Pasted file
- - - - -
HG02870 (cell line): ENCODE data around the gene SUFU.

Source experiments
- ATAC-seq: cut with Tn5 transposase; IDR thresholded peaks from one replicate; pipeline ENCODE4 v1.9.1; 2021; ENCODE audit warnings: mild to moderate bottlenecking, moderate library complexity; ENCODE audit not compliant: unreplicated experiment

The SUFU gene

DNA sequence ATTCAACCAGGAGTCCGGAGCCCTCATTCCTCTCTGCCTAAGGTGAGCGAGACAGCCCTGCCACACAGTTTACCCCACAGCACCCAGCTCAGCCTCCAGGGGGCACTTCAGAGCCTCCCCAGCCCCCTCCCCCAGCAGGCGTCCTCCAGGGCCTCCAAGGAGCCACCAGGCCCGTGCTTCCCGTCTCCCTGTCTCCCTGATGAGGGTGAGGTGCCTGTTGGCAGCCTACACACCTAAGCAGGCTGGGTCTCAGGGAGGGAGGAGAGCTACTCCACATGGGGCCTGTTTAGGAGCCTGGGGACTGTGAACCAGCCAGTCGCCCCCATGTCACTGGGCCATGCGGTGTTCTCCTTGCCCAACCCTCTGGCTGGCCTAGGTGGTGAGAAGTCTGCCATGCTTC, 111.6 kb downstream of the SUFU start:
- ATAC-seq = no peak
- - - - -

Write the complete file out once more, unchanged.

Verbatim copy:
HG02870 (cell line): ENCODE data around the gene SUFU.

Source experiments
- ATAC-seq: cut with Tn5 transposase; IDR thresholded peaks from one replicate; pipeline ENCODE4 v1.9.1; 2021; ENCODE audit warnings: mild to moderate bottlenecking, moderate library complexity; ENCODE audit not compliant: unreplicated experiment

The SUFU gene

DNA sequence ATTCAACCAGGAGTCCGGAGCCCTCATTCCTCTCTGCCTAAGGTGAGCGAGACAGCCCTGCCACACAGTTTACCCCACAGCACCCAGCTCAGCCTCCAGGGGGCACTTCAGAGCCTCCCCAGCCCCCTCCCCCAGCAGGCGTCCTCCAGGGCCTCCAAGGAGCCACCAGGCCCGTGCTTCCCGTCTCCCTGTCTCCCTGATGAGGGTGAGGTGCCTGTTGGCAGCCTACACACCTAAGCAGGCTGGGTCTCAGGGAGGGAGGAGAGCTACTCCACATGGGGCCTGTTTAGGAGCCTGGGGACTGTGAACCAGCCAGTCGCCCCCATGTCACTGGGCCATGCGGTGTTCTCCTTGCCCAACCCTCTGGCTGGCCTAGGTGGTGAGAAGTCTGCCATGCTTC, 111.6 kb downstream of the SUFU start:
- ATAC-seq = no peak